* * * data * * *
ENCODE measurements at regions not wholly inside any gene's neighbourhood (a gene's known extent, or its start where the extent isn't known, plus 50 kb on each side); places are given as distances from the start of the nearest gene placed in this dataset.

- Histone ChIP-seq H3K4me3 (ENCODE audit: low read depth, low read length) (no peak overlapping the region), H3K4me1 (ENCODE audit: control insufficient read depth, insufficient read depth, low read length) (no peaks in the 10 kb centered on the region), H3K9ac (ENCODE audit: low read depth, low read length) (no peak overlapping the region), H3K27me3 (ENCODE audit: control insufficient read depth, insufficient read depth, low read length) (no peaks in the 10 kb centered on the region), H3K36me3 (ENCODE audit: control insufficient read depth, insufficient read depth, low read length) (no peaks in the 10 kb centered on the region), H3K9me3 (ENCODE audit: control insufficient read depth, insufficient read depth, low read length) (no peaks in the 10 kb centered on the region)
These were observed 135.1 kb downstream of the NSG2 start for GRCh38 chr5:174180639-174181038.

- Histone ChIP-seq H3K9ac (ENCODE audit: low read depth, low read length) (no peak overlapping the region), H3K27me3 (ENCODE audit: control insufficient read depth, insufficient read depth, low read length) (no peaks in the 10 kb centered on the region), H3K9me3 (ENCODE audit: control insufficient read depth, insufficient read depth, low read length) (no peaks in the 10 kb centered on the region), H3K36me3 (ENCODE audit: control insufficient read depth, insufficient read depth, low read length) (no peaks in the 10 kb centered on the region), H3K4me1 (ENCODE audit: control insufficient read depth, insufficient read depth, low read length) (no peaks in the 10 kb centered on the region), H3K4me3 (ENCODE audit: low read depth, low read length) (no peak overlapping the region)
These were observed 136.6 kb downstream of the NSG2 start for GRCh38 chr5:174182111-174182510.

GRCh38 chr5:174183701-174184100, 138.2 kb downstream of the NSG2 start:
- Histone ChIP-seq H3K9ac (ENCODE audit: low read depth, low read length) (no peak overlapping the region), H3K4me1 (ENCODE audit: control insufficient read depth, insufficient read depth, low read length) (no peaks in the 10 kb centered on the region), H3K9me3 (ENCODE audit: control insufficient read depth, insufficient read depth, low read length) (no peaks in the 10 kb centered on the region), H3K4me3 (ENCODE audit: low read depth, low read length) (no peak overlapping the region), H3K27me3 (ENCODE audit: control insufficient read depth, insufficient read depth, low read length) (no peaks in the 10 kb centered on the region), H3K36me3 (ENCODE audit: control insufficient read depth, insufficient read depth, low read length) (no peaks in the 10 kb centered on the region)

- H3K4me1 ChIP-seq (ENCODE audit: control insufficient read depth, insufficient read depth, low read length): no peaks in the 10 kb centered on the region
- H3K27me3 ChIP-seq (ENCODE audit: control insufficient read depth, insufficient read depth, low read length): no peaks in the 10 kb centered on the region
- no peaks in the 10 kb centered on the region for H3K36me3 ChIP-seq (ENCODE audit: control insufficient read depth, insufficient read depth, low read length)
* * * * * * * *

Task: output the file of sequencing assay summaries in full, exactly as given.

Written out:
ENCODE measurements at regions not wholly inside any gene's neighbourhood (a gene's known extent, or its start where the extent isn't known, plus 50 kb on each side); places are given as distances from the start of the nearest gene placed in this dataset.

- Histone ChIP-seq H3K4me3 (ENCODE audit: low read depth, low read length) (no peak overlapping the region), H3K4me1 (ENCODE audit: control insufficient read depth, insufficient read depth, low read length) (no peaks in the 10 kb centered on the region), H3K9ac (ENCODE audit: low read depth, low read length) (no peak overlapping the region), H3K27me3 (ENCODE audit: control insufficient read depth, insufficient read depth, low read length) (no peaks in the 10 kb centered on the region), H3K36me3 (ENCODE audit: control insufficient read depth, insufficient read depth, low read length) (no peaks in the 10 kb centered on the region), H3K9me3 (ENCODE audit: control insufficient read depth, insufficient read depth, low read length) (no peaks in the 10 kb centered on the region)
These were observed 135.1 kb downstream of the NSG2 start for GRCh38 chr5:174180639-174181038.

- Histone ChIP-seq H3K9ac (ENCODE audit: low read depth, low read length) (no peak overlapping the region), H3K27me3 (ENCODE audit: control insufficient read depth, insufficient read depth, low read length) (no peaks in the 10 kb centered on the region), H3K9me3 (ENCODE audit: control insufficient read depth, insufficient read depth, low read length) (no peaks in the 10 kb centered on the region), H3K36me3 (ENCODE audit: control insufficient read depth, insufficient read depth, low read length) (no peaks in the 10 kb centered on the region), H3K4me1 (ENCODE audit: control insufficient read depth, insufficient read depth, low read length) (no peaks in the 10 kb centered on the region), H3K4me3 (ENCODE audit: low read depth, low read length) (no peak overlapping the region)
These were observed 136.6 kb downstream of the NSG2 start for GRCh38 chr5:174182111-174182510.

GRCh38 chr5:174183701-174184100, 138.2 kb downstream of the NSG2 start:
- Histone ChIP-seq H3K9ac (ENCODE audit: low read depth, low read length) (no peak overlapping the region), H3K4me1 (ENCODE audit: control insufficient read depth, insufficient read depth, low read length) (no peaks in the 10 kb centered on the region), H3K9me3 (ENCODE audit: control insufficient read depth, insufficient read depth, low read length) (no peaks in the 10 kb centered on the region), H3K4me3 (ENCODE audit: low read depth, low read length) (no peak overlapping the region), H3K27me3 (ENCODE audit: control insufficient read depth, insufficient read depth, low read length) (no peaks in the 10 kb centered on the region), H3K36me3 (ENCODE audit: control insufficient read depth, insufficient read depth, low read length) (no peaks in the 10 kb centered on the region)

- H3K4me1 ChIP-seq (ENCODE audit: control insufficient read depth, insufficient read depth, low read length): no peaks in the 10 kb centered on the region
- H3K27me3 ChIP-seq (ENCODE audit: control insufficient read depth, insufficient read depth, low read length): no peaks in the 10 kb centered on the region
- no peaks in the 10 kb centered on the region for H3K36me3 ChIP-seq (ENCODE audit: control insufficient read depth, insufficient read depth, low read length)